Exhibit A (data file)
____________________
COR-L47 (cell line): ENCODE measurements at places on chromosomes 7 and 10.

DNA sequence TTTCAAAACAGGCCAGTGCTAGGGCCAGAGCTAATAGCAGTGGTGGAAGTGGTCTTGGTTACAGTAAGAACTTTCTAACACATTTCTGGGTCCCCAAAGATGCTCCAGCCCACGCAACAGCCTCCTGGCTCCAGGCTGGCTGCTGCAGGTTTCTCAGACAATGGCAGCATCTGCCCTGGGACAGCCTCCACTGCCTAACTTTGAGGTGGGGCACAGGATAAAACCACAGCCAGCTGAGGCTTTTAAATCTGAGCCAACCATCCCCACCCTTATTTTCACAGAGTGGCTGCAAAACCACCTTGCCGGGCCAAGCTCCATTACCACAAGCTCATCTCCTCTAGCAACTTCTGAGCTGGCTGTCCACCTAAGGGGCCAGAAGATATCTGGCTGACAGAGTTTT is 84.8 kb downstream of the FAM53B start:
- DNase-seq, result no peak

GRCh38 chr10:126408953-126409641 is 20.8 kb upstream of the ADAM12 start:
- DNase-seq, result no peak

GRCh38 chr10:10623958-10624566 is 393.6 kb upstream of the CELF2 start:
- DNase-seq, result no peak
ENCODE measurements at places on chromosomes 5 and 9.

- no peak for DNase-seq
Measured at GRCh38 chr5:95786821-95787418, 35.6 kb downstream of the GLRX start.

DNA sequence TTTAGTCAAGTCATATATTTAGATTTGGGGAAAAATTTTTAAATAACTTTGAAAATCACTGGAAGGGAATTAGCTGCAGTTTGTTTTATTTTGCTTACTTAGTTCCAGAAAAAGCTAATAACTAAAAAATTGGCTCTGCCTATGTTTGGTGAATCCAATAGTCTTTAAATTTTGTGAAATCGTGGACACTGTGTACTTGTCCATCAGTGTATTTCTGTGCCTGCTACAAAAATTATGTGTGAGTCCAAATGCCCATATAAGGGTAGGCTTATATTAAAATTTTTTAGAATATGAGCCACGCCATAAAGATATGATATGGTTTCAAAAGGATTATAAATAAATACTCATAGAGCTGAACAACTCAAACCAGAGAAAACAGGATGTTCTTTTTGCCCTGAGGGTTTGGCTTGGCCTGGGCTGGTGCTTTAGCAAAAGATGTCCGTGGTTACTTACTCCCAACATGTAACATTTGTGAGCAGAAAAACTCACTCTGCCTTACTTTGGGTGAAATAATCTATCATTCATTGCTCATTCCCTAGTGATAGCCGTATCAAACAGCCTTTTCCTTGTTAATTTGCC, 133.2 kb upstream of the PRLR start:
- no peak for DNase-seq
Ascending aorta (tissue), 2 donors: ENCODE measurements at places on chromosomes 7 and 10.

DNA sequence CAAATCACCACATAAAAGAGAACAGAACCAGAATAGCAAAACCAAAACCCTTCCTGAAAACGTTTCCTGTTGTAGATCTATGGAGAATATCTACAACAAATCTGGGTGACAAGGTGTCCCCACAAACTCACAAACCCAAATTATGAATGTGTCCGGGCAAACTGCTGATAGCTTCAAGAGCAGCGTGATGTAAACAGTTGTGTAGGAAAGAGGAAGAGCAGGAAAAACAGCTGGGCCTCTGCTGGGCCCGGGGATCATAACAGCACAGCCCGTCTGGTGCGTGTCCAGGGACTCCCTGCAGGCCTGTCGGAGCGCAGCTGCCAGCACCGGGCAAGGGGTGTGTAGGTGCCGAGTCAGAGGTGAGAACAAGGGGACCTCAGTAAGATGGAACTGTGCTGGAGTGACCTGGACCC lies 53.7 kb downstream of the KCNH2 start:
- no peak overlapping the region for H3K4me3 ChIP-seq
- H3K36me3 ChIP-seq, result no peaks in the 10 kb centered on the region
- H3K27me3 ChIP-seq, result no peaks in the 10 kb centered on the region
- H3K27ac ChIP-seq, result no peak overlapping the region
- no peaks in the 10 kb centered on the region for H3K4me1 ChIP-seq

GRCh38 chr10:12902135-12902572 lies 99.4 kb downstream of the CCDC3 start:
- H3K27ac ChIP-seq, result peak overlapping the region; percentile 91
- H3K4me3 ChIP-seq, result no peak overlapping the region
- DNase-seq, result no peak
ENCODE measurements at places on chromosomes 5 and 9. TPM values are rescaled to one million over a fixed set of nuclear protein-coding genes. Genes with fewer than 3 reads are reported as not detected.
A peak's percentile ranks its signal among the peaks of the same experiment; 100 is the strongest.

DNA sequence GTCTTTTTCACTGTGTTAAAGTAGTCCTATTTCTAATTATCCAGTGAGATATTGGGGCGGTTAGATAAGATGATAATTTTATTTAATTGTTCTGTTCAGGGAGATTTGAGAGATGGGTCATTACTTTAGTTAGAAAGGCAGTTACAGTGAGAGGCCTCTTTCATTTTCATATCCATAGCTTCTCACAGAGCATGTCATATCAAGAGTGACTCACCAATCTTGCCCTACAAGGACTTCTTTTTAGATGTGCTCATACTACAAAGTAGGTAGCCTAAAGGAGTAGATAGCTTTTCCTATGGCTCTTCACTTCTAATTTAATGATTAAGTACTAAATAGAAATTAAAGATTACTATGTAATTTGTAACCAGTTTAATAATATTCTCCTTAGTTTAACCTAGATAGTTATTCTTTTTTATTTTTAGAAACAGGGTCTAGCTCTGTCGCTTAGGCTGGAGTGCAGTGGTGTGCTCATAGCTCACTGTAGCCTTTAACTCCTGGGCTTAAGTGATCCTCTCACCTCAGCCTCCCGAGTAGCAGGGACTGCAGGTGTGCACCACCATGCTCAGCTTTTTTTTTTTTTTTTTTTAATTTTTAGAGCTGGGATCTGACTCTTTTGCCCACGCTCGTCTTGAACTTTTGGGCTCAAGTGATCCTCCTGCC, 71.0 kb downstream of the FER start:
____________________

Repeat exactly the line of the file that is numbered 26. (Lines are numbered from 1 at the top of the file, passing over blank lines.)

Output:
DNA sequence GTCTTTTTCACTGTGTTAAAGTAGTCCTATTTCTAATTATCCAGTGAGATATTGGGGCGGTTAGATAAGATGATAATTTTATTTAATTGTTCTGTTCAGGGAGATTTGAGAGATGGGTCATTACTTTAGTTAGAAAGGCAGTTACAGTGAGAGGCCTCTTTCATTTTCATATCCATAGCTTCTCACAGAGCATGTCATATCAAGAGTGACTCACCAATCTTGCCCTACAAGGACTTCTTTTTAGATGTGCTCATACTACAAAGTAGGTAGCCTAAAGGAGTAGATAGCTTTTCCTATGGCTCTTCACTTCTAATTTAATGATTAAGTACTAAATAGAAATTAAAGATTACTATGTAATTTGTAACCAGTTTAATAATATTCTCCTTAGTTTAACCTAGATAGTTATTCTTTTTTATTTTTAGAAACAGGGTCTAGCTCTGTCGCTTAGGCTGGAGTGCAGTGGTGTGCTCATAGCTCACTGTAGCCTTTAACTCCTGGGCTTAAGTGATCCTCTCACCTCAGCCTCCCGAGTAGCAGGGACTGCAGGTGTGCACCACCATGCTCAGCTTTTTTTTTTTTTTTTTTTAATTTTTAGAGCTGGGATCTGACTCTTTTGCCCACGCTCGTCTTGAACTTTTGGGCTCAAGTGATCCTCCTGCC, 71.0 kb downstream of the FER start: